EAT LIKE THE LOCALS
There is no better way to learn about the culture of a place than through it's local cuisine...
Old-style dishes are mostly attentive around meats, pork in particular, seasonal vegetables, fresh bread, cheese and honey .However, there's one thing that Hungarian cuisine is known for i.e.the substantial use of paprika. At a market you would come across peppers in an extensive variety of colours, shapes and flavours running the gamut from the sweet tomato paprika, mild apple pepper to the deadly cherry chilli. The most iconic traditional main courses are chicken paprikás, stuffed cabbage and stuffed peppers, the stews, Foie Gras and pork dishes. Be sure to try the Mangalica pork and you could also try the lángos; a big piece of fried dough topped with garlic, sour cream or cheese. Visit a bakery or a cafe and try the strudel and the cakes with a cup of tea.
Famed as the land of milk and honey , Israel has such amazing food that it starts right from Breakfast replete with an abundance of Yemenite style Jakhnun which is basically a fat laden pastry baked overnight to the Shakshuka with its three mandatory ingredients of tomatoes, hot sauce and eggs! Falafel and Shawarma are synonymous with Israeli food and the Laffa basically a flatbread sandwich with stir fried steak strips and flame roasted eggplants is hugely popular. Pita in Israel is a mainstay of the way Israelis eat.Not to be missed is the chewy , sweetish Jerusalem Bagel and the golden, warm and sinfully rich `Bourekas'. Ptitim...the Israeli couscous is great with some of the best fish dishes the Jewish communities are famed for. And do not leave without trying the many types of bread and certainly the Israeli jelly doughnuts.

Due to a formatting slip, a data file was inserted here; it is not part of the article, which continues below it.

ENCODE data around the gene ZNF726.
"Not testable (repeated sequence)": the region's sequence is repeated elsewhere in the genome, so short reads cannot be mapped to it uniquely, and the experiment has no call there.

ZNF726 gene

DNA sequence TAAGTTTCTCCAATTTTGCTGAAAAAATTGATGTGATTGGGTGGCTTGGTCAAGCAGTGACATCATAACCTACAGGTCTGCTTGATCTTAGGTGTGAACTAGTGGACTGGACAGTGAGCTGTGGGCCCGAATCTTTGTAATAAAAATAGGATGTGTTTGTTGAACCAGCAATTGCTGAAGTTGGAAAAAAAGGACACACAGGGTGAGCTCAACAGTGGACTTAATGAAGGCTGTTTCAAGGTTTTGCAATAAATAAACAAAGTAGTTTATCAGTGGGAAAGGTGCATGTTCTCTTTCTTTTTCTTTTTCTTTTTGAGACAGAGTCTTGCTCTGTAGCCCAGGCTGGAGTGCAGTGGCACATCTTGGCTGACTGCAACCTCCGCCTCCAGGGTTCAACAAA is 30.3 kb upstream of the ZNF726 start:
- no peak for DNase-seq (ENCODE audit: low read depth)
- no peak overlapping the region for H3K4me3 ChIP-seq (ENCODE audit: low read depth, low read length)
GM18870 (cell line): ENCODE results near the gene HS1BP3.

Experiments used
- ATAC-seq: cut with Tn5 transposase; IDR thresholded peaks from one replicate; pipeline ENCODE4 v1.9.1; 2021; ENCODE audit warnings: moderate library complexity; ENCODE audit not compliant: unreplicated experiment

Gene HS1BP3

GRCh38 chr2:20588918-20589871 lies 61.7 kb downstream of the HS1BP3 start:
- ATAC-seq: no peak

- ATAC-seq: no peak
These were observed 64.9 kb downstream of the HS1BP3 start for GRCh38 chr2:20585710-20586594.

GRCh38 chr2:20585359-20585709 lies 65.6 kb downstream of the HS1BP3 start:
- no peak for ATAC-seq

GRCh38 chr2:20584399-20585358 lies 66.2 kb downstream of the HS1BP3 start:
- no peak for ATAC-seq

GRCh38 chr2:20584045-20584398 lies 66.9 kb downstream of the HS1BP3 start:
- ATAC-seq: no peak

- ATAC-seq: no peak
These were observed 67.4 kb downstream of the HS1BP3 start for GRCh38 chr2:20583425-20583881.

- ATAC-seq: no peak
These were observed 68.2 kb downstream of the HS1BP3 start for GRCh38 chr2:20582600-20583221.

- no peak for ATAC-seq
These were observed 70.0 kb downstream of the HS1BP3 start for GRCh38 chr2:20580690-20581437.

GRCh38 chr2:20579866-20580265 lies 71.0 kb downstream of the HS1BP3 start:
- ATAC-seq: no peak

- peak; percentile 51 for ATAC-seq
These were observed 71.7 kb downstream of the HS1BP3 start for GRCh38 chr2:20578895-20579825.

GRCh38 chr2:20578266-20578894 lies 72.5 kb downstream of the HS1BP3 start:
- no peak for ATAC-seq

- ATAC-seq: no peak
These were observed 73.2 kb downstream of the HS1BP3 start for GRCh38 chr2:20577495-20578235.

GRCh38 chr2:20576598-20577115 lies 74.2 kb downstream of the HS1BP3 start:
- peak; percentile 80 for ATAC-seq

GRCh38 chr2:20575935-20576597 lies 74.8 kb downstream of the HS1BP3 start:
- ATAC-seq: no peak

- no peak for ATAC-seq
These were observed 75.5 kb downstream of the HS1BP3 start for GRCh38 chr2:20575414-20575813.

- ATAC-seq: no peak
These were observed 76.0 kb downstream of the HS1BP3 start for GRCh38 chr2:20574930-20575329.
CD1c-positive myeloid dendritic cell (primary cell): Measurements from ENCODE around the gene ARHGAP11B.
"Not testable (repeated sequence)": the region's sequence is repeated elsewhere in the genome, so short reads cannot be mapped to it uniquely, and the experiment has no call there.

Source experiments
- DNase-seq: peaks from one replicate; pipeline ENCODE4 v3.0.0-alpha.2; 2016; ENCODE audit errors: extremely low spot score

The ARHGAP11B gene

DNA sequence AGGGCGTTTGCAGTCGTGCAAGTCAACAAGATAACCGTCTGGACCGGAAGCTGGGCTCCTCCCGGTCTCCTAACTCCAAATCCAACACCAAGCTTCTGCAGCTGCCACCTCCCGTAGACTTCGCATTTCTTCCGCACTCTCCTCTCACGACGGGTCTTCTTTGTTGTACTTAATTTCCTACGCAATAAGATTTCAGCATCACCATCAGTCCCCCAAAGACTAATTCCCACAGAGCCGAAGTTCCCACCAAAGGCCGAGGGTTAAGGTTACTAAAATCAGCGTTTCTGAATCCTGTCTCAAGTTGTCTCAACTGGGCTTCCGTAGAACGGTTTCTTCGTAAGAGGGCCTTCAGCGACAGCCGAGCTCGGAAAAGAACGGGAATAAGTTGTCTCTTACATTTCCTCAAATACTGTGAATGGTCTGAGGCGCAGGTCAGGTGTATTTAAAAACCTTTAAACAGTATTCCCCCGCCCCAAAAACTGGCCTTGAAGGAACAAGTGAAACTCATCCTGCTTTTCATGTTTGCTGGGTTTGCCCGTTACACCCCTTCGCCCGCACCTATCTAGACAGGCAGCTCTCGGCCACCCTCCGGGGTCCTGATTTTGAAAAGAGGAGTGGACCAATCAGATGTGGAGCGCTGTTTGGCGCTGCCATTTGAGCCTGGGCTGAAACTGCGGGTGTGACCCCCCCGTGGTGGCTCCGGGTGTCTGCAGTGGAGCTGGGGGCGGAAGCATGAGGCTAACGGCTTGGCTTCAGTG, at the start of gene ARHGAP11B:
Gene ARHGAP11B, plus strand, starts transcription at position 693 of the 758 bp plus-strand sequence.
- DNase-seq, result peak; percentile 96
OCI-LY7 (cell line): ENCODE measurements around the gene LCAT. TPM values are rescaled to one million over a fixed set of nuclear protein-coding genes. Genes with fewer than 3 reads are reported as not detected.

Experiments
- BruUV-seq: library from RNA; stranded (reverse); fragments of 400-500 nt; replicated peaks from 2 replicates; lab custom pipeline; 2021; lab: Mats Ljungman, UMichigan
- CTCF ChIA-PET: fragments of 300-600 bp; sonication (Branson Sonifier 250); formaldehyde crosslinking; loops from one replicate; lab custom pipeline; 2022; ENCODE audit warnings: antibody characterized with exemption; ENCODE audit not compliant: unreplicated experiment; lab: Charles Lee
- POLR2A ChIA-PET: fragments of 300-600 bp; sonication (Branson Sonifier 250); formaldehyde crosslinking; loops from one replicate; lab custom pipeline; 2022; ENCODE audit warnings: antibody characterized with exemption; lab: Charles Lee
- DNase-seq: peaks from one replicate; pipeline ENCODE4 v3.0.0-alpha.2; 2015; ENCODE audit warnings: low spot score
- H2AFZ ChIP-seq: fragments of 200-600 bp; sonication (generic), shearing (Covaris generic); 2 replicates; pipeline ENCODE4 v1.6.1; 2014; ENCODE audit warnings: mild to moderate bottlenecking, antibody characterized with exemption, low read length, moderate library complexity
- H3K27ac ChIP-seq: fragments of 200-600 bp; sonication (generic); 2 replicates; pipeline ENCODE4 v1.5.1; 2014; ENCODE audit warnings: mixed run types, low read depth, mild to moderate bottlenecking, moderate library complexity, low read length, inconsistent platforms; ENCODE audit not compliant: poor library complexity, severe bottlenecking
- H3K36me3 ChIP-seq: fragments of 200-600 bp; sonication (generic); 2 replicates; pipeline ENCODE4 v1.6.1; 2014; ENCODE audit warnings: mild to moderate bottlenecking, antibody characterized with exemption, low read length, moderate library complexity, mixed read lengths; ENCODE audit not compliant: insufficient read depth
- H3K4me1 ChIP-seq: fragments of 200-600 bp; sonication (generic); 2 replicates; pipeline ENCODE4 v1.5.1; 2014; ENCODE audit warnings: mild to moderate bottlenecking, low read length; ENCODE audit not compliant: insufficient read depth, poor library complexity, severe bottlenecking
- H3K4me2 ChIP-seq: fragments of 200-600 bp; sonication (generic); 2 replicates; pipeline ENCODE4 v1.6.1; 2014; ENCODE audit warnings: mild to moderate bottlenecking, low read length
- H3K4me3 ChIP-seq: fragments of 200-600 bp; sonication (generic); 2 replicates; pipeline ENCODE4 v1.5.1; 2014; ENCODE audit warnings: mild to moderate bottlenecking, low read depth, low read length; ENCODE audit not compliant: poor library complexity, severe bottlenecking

Relax; grab a glass of Glühwein (the famous hot spiced wine) in winters or just some Riesling any time of the year. For a bite, endorsements go all out for a large bowl of `Schupfnudeln', these potato dumplings are doused in crèmefraiche, sauerkraut, pepper, fresh herbs, and onions, and are a perfect therapy to a cold winter day! Besides there are also Flammekueche (An Alsatian and German dish, which looks quite like a pizza) and local specialties like some countless cheeses, sausages, schnitzel, pork knuckles, meatballs and special chocolate rum balls. The fish on a stick..somewhat like a whole fish cooked on a stick is extremely popular and then of course there is always currywurst!
A visit to Singapore is incomplete without paying a visit to the Hawker Centre. You can sample authentic local favourites without forking out too much moolah (plus that is where the locals eat). Recommendations go all out for the huge tumblers of refreshing and sweet sugar cane juice and chai tow kway (fried carrot cake). Recommendations go all out for the congee, Laksa and the famed `Kaya toast' with half boiled egg...amazingly decadent.`Milo Dinosaur' an icy malted drink is another must try .
The rich intricate Creole cuisine of New Orleans and the homey , country-style Cajun cuisines of Acadiana (French Louisiana) depend profoundly on many ingredients that are made and grown ingeniously . Cajun dishes are more likely to feature ingredients from the country , like crawfish and are spicy . Jambalaya, a one-pot dish with meat, vegetables, rice and stock, is strictly a Creole dish. Getting your morning beignets at `Cafe du Monde' is a prized ritual in New Orleans. A New Orleans coffee uses chicory , so it has an exceptional taste and is a must have with the beignet.The Poboys (there are numerous kinds, not just seafood) and Muffalettas, are just a few of the examples of must try food here.Remember to tummy up to the bar by the Mississippi for bourbon and oysters that come inexpensive by the dozen! New Orleans has very tranquil licensing and it is permissible to drink in the street, so do try that at famed Bourbon street.
Rupali Dean is a Delhi-based food writer